So, if you are “not ready to die!”  Listen to your doctor!   Take control of what you can in this crazy ride.
  • Make healthy menu choices; avoid high fat, high sugar foods.
  • Exercise – Keep your body in the best physical shape possible.  The blood flow is good for the brain and memory retention and the physical benefits are paramount when you have a relapse.
  • Avoid stress – I know this one can be the most difficult.  Most people don’t look for stress, it finds them.  You have to learn to walk away, say no, stop and smell the roses and enjoy the moments you have.  All of that sounds so easy (and like a bunch of cliches thrown together) but it is essential for your health.  Take it slow, eliminate one stressful thing from your life, adjust and then do another.  It will pay off in the long run!
  • Take your medications regularly – If you have vision problems, do you stop wearing your glasses/contacts because you can see well when you have them on?  No!  They are working so you keep wearing them!   So why would you stop taking your medicine if you feel better and fewer lesions/plaques are forming!? It is doing its job!  Let it work!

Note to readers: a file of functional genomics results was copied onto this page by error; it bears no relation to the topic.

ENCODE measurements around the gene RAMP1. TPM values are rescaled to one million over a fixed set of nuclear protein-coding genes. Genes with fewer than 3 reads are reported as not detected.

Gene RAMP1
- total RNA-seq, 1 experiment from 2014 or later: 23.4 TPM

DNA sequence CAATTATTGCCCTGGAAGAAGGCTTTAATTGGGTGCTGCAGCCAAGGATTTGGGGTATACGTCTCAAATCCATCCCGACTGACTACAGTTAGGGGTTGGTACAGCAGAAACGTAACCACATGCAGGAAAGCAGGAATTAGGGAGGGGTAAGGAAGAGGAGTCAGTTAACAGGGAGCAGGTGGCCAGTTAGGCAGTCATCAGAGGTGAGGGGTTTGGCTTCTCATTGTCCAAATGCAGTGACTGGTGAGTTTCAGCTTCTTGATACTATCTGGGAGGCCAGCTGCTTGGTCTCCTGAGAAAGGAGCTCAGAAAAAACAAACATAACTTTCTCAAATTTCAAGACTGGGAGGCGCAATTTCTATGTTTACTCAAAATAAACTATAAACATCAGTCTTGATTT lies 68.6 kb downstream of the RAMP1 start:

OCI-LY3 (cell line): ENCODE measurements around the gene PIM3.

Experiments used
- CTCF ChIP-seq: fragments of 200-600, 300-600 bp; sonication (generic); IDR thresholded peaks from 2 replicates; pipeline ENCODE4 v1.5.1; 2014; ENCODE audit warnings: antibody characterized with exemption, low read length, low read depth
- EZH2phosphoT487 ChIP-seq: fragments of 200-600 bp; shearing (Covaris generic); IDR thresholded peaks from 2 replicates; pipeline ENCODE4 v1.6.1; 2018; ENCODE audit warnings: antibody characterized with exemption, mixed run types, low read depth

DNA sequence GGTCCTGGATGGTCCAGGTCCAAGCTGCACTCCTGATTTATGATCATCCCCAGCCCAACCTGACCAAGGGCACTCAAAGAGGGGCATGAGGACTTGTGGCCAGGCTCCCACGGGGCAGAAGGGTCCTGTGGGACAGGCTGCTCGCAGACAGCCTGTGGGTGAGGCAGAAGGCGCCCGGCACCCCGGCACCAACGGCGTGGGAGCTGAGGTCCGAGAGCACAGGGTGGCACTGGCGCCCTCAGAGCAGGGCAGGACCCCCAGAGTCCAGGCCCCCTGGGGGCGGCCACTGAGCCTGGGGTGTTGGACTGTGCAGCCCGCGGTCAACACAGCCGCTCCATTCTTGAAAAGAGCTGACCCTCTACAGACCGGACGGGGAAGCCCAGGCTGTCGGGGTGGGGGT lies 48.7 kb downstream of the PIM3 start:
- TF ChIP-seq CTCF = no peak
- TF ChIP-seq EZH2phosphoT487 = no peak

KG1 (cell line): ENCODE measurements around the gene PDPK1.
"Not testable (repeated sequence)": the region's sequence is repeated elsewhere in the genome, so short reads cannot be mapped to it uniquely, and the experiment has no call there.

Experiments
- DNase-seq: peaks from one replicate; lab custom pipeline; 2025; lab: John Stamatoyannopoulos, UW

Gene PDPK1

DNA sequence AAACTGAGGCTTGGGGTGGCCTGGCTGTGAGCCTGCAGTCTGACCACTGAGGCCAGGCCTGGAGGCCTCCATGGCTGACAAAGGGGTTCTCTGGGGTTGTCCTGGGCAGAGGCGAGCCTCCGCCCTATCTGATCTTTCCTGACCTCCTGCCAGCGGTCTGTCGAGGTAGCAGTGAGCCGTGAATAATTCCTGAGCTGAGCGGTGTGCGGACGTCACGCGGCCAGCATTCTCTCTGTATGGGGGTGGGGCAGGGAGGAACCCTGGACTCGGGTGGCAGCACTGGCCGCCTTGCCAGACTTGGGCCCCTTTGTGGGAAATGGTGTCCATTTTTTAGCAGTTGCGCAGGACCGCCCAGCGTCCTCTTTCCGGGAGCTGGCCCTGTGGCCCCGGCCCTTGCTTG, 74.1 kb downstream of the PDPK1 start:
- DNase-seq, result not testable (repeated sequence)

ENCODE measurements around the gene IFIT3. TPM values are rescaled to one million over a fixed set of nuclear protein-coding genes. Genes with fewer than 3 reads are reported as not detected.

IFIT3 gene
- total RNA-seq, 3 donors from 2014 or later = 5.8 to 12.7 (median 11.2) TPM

So yes, it is a scary, crazy ride but you have  the ability to take control of some things along the way to make it a better than expected trip!

by CJ at my MonSter stories

I don't think it's wrong to ask "Why?". I don't ask "Why me?". Sometimes it's painful and difficult, but I try to look for the positive or the good, or at least a life lesson, in the seemingly "bad" things that are always happening to me or those I love. Struggles, trials, pain, difficulties, rejection, betrayals, illnesses, tragedies, heartaches...all these have had a major role in making me the person I am today. Some of the things I've been taught or made stronger in include unconditional love, compassion, mercy, grace, kindness, patience, self-control, endurance, discernment, contentment, joy,!, as I write this I just realized...a lot of the "fruit of the Spirit"!